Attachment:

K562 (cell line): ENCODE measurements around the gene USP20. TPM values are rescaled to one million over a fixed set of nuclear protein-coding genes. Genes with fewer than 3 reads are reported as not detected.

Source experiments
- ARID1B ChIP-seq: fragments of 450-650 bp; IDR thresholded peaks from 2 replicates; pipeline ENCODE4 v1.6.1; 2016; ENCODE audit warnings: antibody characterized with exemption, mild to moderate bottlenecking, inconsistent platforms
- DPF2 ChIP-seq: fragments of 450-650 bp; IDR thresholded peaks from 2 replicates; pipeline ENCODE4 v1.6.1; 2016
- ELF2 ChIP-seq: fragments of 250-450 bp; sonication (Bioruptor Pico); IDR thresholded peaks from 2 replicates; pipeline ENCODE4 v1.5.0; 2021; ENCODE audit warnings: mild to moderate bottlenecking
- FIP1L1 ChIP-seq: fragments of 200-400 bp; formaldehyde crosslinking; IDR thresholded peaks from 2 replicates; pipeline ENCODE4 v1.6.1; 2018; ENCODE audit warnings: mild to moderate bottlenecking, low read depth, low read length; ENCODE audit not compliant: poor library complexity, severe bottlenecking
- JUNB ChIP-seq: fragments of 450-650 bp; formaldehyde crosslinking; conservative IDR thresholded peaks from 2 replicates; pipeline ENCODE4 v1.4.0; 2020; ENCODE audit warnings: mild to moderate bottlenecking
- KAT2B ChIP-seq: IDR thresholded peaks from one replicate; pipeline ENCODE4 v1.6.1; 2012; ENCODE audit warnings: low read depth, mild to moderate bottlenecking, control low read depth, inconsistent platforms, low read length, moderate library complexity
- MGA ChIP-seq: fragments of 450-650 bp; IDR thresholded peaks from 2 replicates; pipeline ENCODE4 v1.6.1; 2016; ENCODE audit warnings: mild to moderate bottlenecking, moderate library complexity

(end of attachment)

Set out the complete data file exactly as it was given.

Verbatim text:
K562 (cell line): ENCODE measurements around the gene USP20. TPM values are rescaled to one million over a fixed set of nuclear protein-coding genes. Genes with fewer than 3 reads are reported as not detected.

Source experiments
- ARID1B ChIP-seq: fragments of 450-650 bp; IDR thresholded peaks from 2 replicates; pipeline ENCODE4 v1.6.1; 2016; ENCODE audit warnings: antibody characterized with exemption, mild to moderate bottlenecking, inconsistent platforms
- DPF2 ChIP-seq: fragments of 450-650 bp; IDR thresholded peaks from 2 replicates; pipeline ENCODE4 v1.6.1; 2016
- ELF2 ChIP-seq: fragments of 250-450 bp; sonication (Bioruptor Pico); IDR thresholded peaks from 2 replicates; pipeline ENCODE4 v1.5.0; 2021; ENCODE audit warnings: mild to moderate bottlenecking
- FIP1L1 ChIP-seq: fragments of 200-400 bp; formaldehyde crosslinking; IDR thresholded peaks from 2 replicates; pipeline ENCODE4 v1.6.1; 2018; ENCODE audit warnings: mild to moderate bottlenecking, low read depth, low read length; ENCODE audit not compliant: poor library complexity, severe bottlenecking
- JUNB ChIP-seq: fragments of 450-650 bp; formaldehyde crosslinking; conservative IDR thresholded peaks from 2 replicates; pipeline ENCODE4 v1.4.0; 2020; ENCODE audit warnings: mild to moderate bottlenecking
- KAT2B ChIP-seq: IDR thresholded peaks from one replicate; pipeline ENCODE4 v1.6.1; 2012; ENCODE audit warnings: low read depth, mild to moderate bottlenecking, control low read depth, inconsistent platforms, low read length, moderate library complexity
- MGA ChIP-seq: fragments of 450-650 bp; IDR thresholded peaks from 2 replicates; pipeline ENCODE4 v1.6.1; 2016; ENCODE audit warnings: mild to moderate bottlenecking, moderate library complexity